Video: HDR Workflow Tutorial – Golden Falls

Tutorial by Michael Murphy

I had the opportunity to go to Iceland earlier this year; it’s a place where, like many photographers, I had wanted to visit for some time.

You can plan a lot in advance; where you wish to go, where you may sleep, the car you will hire, etc.  The one thing you can’t plan for, however, is the weather. We were fortunate with the weather in that it wasn’t raining quite as much as the weather app on my phone had predicted.  We did manage to get a couple of days of threatening clouds and a tiny bit of blue sky before the rain really hit us.

And so it was after four days of driving and very little sleep that we were making our way back to Reykjavik for the flight home.  The rain had been lashing all day, and the warning we received when hiring the van of ‘be careful of the direction you park when opening the doors, as the wind will take the doors straight off’ was never truer on this night.  With the rain and such ferocious wind came a lot of clouds, and some were pretty amazing and dramatic.  We were chasing one such cloud waiting for a suitable place to park and find some sort of cover for the wind; at the same time we were trying to head towards Geyser to see one of those in action.  I looked at the map and noted Gullfoss waterfall was a 10 minute drive from where Geyser was – plus it was in the direction of this awesome cloud we were looking at, and so we headed up there, and I’m very pleased that we did.

It was around midnight by the time we got there, and there was still some light in the sky.  We huddled beside a building attempting to take photos of the stormclouds, but even beside a wall that was supposedly blocking the wind we still couldn’t get a steady shot.  Attempting to bracket when any exposure was more than 1/10 of a second was just not happening.   Still, we went to check out the falls and were left with the awesome sight of powerful mother-nature.  The water cascading down these falls was immense and for a moment I stood beside the falls and simply watched it, mesmerised, as the spray and wind stung my exposed flesh.

Moving back to a suitable viewing point I set up the tripod and attempted to fire off brackets, the majority unusable due to the conditions we were in.  I placed the tripod beside a fence post and put my body in between it and the wind attempting to act as a breaker.  The wind still came too strong and actually moved the tripod several inches per gust at times.  I had to persevere, and just carried on firing off brackets hoping to have the exposures start and end during one of the infrequent lapses in the assault.  Eventually I managed to get some shots taken where the wind was at an acceptable level.

Iceland is a wonderful place with some amazing scenery, and am looking to return there next year with – I hope – better weather conditions.

The Workflow video in this post will give you an actual run through of my processing for this image, but a summary of the applications used and the purpose of them are as follows:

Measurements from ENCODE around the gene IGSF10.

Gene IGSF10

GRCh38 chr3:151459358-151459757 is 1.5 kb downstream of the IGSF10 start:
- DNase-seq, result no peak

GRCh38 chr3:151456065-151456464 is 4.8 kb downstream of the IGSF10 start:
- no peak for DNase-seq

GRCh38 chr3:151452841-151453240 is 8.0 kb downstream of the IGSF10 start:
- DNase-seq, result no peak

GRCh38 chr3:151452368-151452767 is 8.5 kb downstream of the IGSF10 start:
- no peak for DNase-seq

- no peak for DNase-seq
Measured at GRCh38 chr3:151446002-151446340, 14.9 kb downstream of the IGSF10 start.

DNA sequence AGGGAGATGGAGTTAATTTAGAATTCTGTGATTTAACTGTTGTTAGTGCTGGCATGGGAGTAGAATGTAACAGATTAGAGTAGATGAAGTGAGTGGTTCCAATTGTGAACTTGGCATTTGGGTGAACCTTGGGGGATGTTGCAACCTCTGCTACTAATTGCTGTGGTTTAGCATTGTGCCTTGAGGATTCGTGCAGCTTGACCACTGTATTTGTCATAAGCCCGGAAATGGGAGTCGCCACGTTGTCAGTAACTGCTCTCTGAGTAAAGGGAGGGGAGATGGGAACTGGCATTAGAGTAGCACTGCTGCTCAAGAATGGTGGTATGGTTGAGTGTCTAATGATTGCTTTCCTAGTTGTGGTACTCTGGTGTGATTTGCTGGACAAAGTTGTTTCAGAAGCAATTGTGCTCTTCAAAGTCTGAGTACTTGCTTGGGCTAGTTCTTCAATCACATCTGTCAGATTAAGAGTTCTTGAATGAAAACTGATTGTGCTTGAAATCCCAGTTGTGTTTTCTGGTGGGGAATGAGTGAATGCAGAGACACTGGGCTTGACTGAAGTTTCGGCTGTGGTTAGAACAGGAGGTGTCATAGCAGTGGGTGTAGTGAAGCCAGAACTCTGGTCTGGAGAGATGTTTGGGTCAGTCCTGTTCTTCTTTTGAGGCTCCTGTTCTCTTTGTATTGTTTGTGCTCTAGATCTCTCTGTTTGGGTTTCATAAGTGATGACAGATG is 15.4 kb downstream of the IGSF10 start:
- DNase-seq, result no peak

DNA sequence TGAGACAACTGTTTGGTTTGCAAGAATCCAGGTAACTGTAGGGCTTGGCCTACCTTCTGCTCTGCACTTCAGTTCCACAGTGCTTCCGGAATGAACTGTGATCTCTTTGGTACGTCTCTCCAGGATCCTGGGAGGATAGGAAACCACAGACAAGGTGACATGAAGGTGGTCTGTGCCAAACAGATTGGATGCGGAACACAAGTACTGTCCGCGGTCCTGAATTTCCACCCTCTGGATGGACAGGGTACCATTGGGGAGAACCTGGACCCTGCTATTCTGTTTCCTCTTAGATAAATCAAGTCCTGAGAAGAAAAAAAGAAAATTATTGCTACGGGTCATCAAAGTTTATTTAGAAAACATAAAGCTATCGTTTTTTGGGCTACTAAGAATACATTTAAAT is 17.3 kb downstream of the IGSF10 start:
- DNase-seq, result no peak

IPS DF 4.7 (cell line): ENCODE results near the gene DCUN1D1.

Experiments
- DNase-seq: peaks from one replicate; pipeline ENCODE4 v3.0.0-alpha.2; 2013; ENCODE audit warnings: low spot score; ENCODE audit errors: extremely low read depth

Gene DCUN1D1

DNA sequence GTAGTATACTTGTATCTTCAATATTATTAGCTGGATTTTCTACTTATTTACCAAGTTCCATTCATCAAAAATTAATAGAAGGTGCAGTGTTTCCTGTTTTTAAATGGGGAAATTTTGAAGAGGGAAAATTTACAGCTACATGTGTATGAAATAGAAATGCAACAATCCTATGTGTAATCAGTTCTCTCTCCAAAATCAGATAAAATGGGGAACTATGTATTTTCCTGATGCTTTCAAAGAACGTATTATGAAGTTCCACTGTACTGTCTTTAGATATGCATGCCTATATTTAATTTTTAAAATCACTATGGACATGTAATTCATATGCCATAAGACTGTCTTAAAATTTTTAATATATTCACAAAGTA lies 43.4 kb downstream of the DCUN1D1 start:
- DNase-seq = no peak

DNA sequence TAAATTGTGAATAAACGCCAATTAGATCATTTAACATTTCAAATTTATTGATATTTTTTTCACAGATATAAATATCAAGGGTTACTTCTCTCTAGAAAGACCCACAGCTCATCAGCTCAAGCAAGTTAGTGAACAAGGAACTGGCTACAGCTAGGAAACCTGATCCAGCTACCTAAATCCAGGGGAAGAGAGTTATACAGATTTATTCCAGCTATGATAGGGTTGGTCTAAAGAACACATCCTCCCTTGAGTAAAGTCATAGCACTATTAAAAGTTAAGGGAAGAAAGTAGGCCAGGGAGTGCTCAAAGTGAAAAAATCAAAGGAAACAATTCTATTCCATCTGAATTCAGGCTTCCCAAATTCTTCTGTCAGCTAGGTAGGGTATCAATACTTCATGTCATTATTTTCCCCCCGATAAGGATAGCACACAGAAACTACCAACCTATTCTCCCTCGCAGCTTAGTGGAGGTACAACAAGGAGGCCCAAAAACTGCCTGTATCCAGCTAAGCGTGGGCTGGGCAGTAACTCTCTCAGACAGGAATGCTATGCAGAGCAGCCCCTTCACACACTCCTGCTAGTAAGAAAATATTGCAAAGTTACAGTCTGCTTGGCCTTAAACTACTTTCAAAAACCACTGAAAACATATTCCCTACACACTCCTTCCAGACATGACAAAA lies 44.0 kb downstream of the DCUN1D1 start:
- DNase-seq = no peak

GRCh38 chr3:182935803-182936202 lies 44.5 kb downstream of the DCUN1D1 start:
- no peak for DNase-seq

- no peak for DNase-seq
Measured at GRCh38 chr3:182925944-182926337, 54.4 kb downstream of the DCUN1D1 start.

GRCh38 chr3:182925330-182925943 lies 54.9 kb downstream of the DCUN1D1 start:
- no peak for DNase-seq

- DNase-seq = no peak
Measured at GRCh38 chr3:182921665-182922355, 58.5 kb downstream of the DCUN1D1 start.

Video Tutorial

HDR Workflow Video – Golden Falls from Mike Murphy on Vimeo.

Camera Gear & Setup

Canon 5D Mark II on a tripod

Exposure time: 4/10

F/Stop: 6.3

ISO: 100

Focal length: 32mm using the Canon 24-70mm 2.8



Images from the Iceland trip were imported into Lightroom as this acts as my catalogue and organiser.  Having to use just one RAW file for the shot led me to making two virtual copies of that file in Lightroom, and changing the exposure of these copies to +2 and -2 respectively.  I then exported the three exposures into Photomatix Pro.

Photomatix Pro

Initial tonemapping of the exposures; no ghost reduction or alignment was needed as I was essentially using one exposure only.


Sharpening using Lab Color mode > Lightness Channel and the Unsharp Mask.

Cropping and the straightening of the horizon line.

Removal of a halo by way of a layer mask, clone brush and the ‘darken’ blending modes.

Cloning out of foreground grass which I found to be a distraction.

Photoshop Plugins:

Nik Color Efex Pro

Pro Contrast filter over whole image

Tonal Contrast filter over whole image

Low Key filter brushed in place

Perfect Effects 4.0 by OnOne Software

Velvet Green filter applied over whole image but at reduced opacity

Topaz Denoise by Topaz Labs

Applied to remove noise, primarily in the sky, and then brushed out where not required using a layer mask.


Mike Murphy is based in London, England and has been a hobbyist photographer for a few years.  HDR is the reason he fell for this hobby, and 95% of the images produced are done so using this technique.  Being based in London Mike is spoilt for choice when it comes to architecture; however a nice landscape and an Urbex trip are always a high priority for getting out of bed.  More so than a sunrise which he will only see if on a photo holiday.  You can find him at or on Twitter @murphyz